sc.pl.highest_expr_genes(adata, n_top=20)

Apparently, MALAT1 is the most expressed gene which is frequently detected in poly-A captured scRNA-Seq data, independent of protocol. This gene has been shown to have an inverse correlation with cell health. Especially dead/dying cells have a higher expression of MALAT1.

We now filter cells with less than 200 detected genes and genes which were found in less than 3 cells for a rough quality threshold with scanpy’s preprocessing module.

sc.pp.filter_cells(adata, min_genes=200)
sc.pp.filter_genes(adata, min_cells=3)

A common step in single-cell RNA-Seq analysis is dimensionality reduction with for example principal component analysis (PCA) to unveil the main axes of variation. This also denoises the data. scanpy offers PCA as a preprocessing or tools function. These are equivalent. Here, we use the version in tools for no particular reason.

sc.tl.pca(adata, svd_solver="arpack")

The corresponding plotting function allows us to pass genes to the color argument. The corresponding values are automatically extracted from the AnnData object.

sc.pl.pca(adata, color="CST3")

A fundamental step for any advanced embedding and downstream calculations is the calculating of the neighborhood graph using the PCA representation of the data matrix. It is automatically used for other tools that require it such as the calculation of a UMAP.

sc.pp.neighbors(adata, n_neighbors=10, n_pcs=40)

We now use the calculating neighborhood graph to embed the cells with a UMAP, one of many advanced dimension reduction algorithms implemented in scanpy.

sc.pl.umap(adata, color=["CST3", "NKG7", "PPBP"])

scanpy’s documentation also provides tutorials which we recommend to all readers who need a refresher of scanpy or are new to scanpy. Video tutorials are available on the scverse youtube channel.

4.4. Advanced: Using MuData to store multimodal data#

AnnData is primarily designed for storing and manipulating unimodal data. However, multimodal assays such as CITE-Seq generate multimodal data by simultaneously measuring RNA and surface proteins. This data requires more advanced ways of storing, which is where MuData comes into play. MuData builds on top of AnnData to store and manipulate multimodal data. muon[Bredikhin et al., 2022], a “scanpy equivalent” and core package of scverse, can then be used to analyze the multimodal omics data. The following section is based on the MuData Quickstart tutorial[scverse mudata, 2022] and the Multimodal data objects tutorial[scverse mudata, 2022].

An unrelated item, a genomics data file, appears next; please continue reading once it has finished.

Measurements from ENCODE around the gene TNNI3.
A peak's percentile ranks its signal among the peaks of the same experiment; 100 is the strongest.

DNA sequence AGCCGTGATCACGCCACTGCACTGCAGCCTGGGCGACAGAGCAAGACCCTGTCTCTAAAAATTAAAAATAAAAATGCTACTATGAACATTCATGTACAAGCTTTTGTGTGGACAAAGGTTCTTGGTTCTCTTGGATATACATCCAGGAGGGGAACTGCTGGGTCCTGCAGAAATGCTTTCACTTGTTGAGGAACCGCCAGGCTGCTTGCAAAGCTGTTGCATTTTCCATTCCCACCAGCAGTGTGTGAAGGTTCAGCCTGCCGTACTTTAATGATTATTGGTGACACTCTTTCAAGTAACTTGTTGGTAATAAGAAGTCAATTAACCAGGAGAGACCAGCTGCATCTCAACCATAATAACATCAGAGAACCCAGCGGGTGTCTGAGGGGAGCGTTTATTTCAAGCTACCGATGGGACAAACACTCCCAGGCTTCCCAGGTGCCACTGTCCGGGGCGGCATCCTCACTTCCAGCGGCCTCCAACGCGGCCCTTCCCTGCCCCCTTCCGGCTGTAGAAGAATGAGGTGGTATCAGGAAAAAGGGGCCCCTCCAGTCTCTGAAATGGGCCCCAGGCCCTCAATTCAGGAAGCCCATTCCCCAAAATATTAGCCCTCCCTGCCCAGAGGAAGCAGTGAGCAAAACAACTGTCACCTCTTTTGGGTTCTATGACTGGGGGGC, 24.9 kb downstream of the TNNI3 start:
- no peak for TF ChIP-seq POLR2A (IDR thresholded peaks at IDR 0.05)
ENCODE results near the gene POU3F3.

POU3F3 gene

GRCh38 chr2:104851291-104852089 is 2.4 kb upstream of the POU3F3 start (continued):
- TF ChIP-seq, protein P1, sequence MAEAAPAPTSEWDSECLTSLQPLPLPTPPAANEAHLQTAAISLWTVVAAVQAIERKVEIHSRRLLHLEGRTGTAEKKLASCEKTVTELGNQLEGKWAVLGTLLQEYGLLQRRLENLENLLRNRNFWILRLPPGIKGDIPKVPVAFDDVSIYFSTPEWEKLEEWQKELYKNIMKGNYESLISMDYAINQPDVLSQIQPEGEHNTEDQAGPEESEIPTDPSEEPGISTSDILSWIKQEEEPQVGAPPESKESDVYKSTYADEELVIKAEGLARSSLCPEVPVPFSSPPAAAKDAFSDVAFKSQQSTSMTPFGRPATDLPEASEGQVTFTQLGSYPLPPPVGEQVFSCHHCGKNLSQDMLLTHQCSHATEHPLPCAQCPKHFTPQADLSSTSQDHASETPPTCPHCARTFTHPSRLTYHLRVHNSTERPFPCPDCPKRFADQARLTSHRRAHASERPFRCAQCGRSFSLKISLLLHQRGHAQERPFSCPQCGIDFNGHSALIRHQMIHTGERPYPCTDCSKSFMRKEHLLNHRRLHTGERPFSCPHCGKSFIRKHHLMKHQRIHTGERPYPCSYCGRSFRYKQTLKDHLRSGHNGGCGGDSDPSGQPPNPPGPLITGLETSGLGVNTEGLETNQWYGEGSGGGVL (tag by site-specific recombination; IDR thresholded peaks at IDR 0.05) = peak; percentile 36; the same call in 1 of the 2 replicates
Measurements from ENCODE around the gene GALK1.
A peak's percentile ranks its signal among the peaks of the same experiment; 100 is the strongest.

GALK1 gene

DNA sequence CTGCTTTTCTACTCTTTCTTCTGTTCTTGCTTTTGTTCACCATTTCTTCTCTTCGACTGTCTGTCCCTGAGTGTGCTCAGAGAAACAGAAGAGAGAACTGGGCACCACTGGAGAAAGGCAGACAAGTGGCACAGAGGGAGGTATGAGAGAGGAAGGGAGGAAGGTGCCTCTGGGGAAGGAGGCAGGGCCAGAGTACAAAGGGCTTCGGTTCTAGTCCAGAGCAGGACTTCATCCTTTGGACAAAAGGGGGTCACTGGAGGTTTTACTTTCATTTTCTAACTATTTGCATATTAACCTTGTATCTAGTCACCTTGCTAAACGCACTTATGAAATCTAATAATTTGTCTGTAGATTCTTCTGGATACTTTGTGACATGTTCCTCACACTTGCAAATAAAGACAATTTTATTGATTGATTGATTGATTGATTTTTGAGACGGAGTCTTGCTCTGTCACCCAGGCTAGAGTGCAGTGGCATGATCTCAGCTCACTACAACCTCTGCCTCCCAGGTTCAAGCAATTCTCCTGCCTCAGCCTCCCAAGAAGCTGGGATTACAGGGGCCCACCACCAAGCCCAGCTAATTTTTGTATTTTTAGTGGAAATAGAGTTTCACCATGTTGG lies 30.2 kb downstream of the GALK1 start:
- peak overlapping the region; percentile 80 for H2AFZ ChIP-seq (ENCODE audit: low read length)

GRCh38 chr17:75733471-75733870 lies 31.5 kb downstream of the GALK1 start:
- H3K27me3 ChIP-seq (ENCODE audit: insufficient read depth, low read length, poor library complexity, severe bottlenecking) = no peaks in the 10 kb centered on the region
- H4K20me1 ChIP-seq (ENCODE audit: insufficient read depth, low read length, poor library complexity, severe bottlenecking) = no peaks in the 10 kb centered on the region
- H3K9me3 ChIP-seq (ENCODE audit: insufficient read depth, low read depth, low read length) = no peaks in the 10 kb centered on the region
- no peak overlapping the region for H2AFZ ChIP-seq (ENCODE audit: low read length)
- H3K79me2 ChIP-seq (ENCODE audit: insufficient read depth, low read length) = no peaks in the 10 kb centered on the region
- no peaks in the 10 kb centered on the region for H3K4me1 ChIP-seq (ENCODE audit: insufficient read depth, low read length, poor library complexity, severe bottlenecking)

MuData Overview

Fig. 4.4 MuData overview. Image obtained from [Bredikhin et al., 2022].#

4.4.1. Installation#

MuData is available on PyPI and Conda can be installed with using either:

pip install mudata
conda install -c conda-forge mudata

The main idea behind MuData is that the MuData object contains references to the single AnnData objects of the unimodal data, but the MuData object itself also stores multimodal annotations. It is therefore possible to directly access the AnnData objects to perform unimodal data transformations which store their results in the corresponding AnnData annotations, but also to aggregate the modalities for joint calculations whose results can be stored in the global MuData object. Technically, this is realized by MuData objects comprising a dictionary with AnnData objects, one per modality, in their .mod (=modality) attribute. Just as AnnData objects themselves, they also contain attributes like .obs with annotation of observations (samples or cells), .obsm with their multidimensional annotations such as embeddings.

4.4.2. Initializing a MuData object#

We will start by importing MuData from the mudata package.

import mudata as md

To create an example MuData object we require simulated data.

n, d, k = 1000, 100, 10

z = np.random.normal(loc=np.arange(k), scale=np.arange(k) * 2, size=(n, k))
w = np.random.normal(size=(d, k))
y = np.dot(z, w.T)
(1000, 100)

To create a MuData object we require the unimodal AnnData objects first. Therefore, we create two AnnData objects with data for the same observations, but for different variables.

adata = ad.AnnData(y)
adata.obs_names = [f"obs_{i+1}" for i in range(n)]
adata.var_names = [f"var_{j+1}" for j in range(d)]
AnnData object with n_obs × n_vars = 1000 × 100
d2 = 50
w2 = np.random.normal(size=(d2, k))
y2 = np.dot(z, w2.T)

adata2 = ad.AnnData(y2)
adata2.obs_names = [f"obs_{i+1}" for i in range(n)]
adata2.var_names = [f"var2_{j+1}" for j in range(d2)]
AnnData object with n_obs × n_vars = 1000 × 50

These two AnnData objects (two “modalities”) can then be wrapped into a single MuData object. Here, we name modality one A and modality two B.